“From the [Google] labs findings that we’ve had over the last couple of months, we’re actually seeing that the AI overviews are creating more clicks. So whilst I don’t have a huge amount to share at this stage, it is always in our best interest to have a great ecosystem, and the early results are showing that people are actually clicking more,” Ms Silva said.

Google headquarters

Google headquarters

In a recent blog post, head of Google search Liz Reid claimed early user feedback of AI Overviews showed they were used as a “jumping-off point” to visit websites, providing “higher-quality clicks” because Google has done a better job of finding the right information and helpful webpages for them.

“AI Overviews work very differently than chatbots and other LLM products that people may have tried out. They’re not simply generating an output based on training data. While AI Overviews are powered by a customized language model, the model is integrated with our core web ranking systems and designed to carry out traditional ‘search’ tasks, like identifying relevant, high-quality results from our index. That’s why AI Overviews don’t just provide text output, but include relevant links so people can explore further. Because accuracy is paramount in Search, AI Overviews are built to only show information that is backed up by top web results,” said Reid.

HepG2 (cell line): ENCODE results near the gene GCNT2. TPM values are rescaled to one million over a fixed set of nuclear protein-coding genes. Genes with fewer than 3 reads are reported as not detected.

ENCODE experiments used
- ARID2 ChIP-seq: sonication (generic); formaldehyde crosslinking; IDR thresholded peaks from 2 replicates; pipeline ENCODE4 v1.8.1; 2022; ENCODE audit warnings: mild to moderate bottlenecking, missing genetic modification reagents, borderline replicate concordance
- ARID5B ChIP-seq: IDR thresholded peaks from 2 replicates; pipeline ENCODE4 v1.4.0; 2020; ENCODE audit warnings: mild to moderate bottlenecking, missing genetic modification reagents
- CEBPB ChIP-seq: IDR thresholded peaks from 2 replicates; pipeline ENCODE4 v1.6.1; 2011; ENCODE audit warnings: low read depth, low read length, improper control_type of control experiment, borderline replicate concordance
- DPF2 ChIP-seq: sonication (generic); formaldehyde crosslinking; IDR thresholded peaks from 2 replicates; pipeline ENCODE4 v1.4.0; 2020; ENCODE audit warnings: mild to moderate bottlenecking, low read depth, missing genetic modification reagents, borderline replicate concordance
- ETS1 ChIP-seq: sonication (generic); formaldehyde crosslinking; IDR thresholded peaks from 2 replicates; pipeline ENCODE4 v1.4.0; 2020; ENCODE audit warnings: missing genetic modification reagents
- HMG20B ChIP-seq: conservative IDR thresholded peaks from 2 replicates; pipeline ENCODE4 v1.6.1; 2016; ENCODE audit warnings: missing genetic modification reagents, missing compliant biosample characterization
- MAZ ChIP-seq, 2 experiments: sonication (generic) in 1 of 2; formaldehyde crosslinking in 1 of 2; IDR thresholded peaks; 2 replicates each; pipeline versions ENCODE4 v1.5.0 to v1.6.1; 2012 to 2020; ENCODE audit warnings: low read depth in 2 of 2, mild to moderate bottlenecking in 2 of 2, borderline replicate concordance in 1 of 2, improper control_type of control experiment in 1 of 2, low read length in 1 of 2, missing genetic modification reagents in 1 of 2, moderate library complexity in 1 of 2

Apple too is moving in the same direction with the launch of new AI-based features that will give users of its Safari web browser an AI-generated summary of an article at the top of a web page, while its Reader app will generate a summary and table of contents for longer articles.

But sceptics have noted that the AI won’t necessarily reference the source clearly, as opposed to the current search where the source is clearly labelled. Also, publishers will likely have no control over what content is being used in the summary.

The tech industry is coming to terms that it will be forced to pay for the professionally researched and written news content they use to train their large language models.

In May, News Corp and OpenAI signed a deal, understood to be worth more than $US250 million (A$377 million) over five years, for OpenAI to show its news content when people ask questions in ChatGPT.

Other publishers, including the Associated Press, the Financial Times and Axel Springer, have signed deals with OpenAI, while The New York Times and the Chicago Tribune are looking to bring legal action against it.

“It’s important that news publishers are compensated or benefit in exchange for the content AIs are scraping,” said Vanessa Lyons, CEO of newspaper industry group ThinkNewsBrands funded by Nine, Seven West Media and News Corp Australia

“Google has made significant changes over the past five years to try and keep users on its platform instead of clicking out, like the huge number of shopping ads on product review queries, or showing which streaming services show a movie. AI is no different, in pushing organic results further down the page to make it less likely the best content will appear at the top of the page. The problem with claims that AI overviews will drive more clicks is that there’s no way to verify it. Currently, no SEO tool can track it, and Google’s own Search Console tool won’t tell you either. So we’re relying on Google’s word,” Nick Broughall, a search engine optimisation specialist and independent publisher of product review website BTTR pointed out to the Australian Financial Review.